That all being said, I hate the way 12ths feel on larger tires. Even with the BSRs, I typically start at 40.8mm front/41.8mm rears for club racing... this allows me to get a full day on the tires(in 17.5) before they are small enough to set aside for practice @ a big race or when the bite really comes up. If Im caring less about being competitive and just out there turning laps, I will do 41.2/42.2mm... but any bigger than ~41mm in the front makes for some odd handling quirks IMO. The front should be glued when you are running that big on anything more than low low grip carpet.
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Old 07-15-2013, 08:24 PM   #39625
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I know this is a matter of opinion, but I have a question about 17.5 motors for 1/12. Sold my D3.5 while it was illegal, a week before they legalized them again. I'm looking to get a new motor and need an opinion from someone who has run a few of them.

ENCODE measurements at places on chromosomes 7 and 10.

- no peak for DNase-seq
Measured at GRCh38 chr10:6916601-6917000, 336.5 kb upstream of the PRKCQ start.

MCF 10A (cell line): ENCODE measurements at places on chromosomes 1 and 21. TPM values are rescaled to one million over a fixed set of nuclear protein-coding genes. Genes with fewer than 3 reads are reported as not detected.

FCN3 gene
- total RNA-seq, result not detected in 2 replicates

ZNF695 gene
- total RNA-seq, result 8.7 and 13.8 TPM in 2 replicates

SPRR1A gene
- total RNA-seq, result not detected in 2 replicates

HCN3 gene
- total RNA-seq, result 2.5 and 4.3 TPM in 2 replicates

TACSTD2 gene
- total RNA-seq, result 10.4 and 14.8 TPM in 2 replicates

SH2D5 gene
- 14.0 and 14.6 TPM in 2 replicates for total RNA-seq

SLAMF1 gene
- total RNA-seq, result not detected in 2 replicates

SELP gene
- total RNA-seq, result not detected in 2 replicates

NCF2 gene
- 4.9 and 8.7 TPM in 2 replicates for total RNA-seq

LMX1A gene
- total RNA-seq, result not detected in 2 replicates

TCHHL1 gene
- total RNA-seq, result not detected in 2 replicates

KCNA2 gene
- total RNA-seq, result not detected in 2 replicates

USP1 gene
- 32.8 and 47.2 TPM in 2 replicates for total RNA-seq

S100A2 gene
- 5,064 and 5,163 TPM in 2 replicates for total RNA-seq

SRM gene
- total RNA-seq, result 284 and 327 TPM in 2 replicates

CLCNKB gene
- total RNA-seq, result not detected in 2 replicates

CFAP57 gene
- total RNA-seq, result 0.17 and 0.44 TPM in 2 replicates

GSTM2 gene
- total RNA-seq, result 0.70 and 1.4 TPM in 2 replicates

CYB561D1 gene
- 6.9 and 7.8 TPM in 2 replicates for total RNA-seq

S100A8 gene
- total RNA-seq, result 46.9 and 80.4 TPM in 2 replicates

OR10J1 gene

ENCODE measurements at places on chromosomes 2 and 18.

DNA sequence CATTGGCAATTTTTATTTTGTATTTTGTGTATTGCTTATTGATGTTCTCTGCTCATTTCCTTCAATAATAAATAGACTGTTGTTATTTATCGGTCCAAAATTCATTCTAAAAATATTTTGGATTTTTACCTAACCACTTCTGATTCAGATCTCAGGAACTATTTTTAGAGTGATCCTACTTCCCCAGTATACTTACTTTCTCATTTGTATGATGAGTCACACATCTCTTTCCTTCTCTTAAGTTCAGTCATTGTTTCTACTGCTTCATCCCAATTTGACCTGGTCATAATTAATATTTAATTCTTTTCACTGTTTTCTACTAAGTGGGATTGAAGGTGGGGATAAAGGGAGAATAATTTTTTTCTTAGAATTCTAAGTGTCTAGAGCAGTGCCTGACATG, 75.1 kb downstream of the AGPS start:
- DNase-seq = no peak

I believe the hot ticket at carpet nats (at least one of them) was a Revtech with a torque rotor. That is one of my options.

Also considering a Reedy Sonic, Team Powers, Murfdogg and Orca. I'm not completely opposed to a D3.5, but would prefer not to have to replace the motor come spring.

Any comparisons based on actual running of the motors is welcome. The tracks I run on at MRH (80x36) and Horsham (100x45?), don't expect that to make a difference besides gearing, but more info can't hurt.
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Old 07-16-2013, 05:41 AM   #39626
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Hi guys, I'm looking to a get a 1/12 car.
My question is, which is best?
I really love my xray t4 and am very keen to stick with xray. Is the x12 any good? Anyone got one?